The Christian dispensation is a “ better covenant ... established upon better promises.” The promises of the old covenant primarily relate to the “ good things ” of the life that now is, the promises of the new covenant specially relate to the blessedness of the life which is to come. But as the old covenant " which stood only in meats and drinks, and divers washings, and carnal ordinances ” did not ignore the future life, even so the better and more spiritual covenant does not overlook our present state of existence. Directing our hopes to a world beyond the grave, Christianity is nevertheless the true Secularism : “ The meek shall inherit the earth; ” “ All things are yours ;-life, death ; things present, things to come.”
Careful discrimination, thejudgment that “ tries the things that differ,”. is essential to distinguish between what is local and temporary, and what is universal and abiding, in the teaching of Holy Writ. “ All that will live godly in Christ Jesus shall suffer persecution ” is a truth possessing much significance for us in this busy commercial age, but was especially appropriate to the heroic period of the Church's history, when storm after storm of legalised oppression broke over her, and when believers suffered even unto death for the Gospel's sake. Legalised repression we are not now called to endure. Convert the nations, and of necessity, persecution ends. The Church of Christ shall finally embrace all peoples, and be coextensive with the world.
Let us guard against the opposite error. Godliness does not of necessity procure the possession of worldly wealth. To become rich is not the supreme end of life. Riches are not essential to human happiness. “ Godliness with contentment is great gain.” The vast majority of men must ever be the toilers. It has been well and wisely said, that if all were rich, then all would be poor. But the tendency of godliness is towards the promotion of real prosperity, as it nourishes what have been designated the secular virtues ; and in unnumbered instances in which the ungodly are saved by the power of the Gospel from vicious habits, it creates these secondary virtues. Is honesty a secular virtue ? A dishonest man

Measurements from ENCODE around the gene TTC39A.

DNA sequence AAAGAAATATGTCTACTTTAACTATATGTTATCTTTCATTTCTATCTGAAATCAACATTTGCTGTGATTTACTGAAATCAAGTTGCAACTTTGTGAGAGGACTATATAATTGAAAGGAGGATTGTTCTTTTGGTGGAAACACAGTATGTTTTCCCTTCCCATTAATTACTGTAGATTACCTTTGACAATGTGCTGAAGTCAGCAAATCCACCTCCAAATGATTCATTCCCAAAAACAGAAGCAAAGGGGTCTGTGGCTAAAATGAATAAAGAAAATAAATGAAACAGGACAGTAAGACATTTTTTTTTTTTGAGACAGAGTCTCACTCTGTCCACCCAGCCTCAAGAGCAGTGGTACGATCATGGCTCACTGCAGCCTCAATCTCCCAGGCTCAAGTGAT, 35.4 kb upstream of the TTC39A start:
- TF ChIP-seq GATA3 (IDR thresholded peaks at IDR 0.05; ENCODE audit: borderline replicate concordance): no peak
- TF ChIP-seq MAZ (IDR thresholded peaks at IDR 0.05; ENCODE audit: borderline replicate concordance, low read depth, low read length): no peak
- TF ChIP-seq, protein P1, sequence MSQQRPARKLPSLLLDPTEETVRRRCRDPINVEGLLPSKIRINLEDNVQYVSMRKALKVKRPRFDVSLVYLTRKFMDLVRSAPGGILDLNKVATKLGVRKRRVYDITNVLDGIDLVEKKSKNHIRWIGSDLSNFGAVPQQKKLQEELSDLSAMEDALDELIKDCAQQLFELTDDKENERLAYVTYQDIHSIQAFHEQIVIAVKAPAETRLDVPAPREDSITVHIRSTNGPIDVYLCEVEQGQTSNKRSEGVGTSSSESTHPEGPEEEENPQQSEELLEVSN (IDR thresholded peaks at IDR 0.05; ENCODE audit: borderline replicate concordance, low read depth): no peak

cannot be a Christian. Is truthfulness a secular virtue ? “No liar can inherit the kingdom of God.” Does sobriety tend to well-being ? “Be sober” is an apostolic injunction. Is industry essential to welfare ? An idle man is not a Christian. “Lay not up for yourselves treasures upon earth.”—Let not the dominant purpose of life be the accumulation of earthly good : “But seek ye first the kingdom of God, and His righteousness; and all these things shall be added unto you.”
3. Consider the influence of Godliness upon the happiness of life.—God desires our happiness, for this universal instinct of happiness has been implanted in our hearts by Him. We would not despise worldly sources of happiness. The extension of his business may afford satisfaction to the merchant; the student may find rational enjoyment in his books and learned pursuits; the sight of his children growing up around him, healthy, intelligent and dutiful, may fill the parent's heart with the purest earthly joy of which humanity is capable. But secondary sources of happiness are uncertain and exhaustible. The cup is quickly drained ; the portion of goods soon spent. The child of God, enjoying the providential good which his Heavenly Father may graciously grant, possesses besides, in the loving-kindness and favour of God, a sure and inexhaustible portion. He enjoys an infinite good : “My flesh and my heart faileth ; but God is the strength of my heart, and my portion for ever.”
The worldling objects, “ But godliness tends to dulness and melancholy. It possibly is a good thing to die with, but a doleful thing to live with.” This is the devil's lie. What does experience teach? Need the "people of God” shrink from the test, or be ashamed of the result. Think of Voltaire, the famous author, the successful courtier, the friend of the King, describing man as “an unlucky rascal,” and cursing the day of his own birth. Some of the saddest and bitterest lines in our language were written towards the end of his splendid but miserable career, by a man who died before he had reached half the allotted period of human life; a man of brilliant, though perverted genius ; a nobleman, “with everything that fortune and rank could give him ; and who had laid out his life for pleasure :"
“My days are in the yellow leaf :
The flowers, the fruits of love are gone;
Are mine alone."
“Count o'er the joys thine hours have seen ;
Count o'er thy days from anguish free ;
Through every turn of life hath been;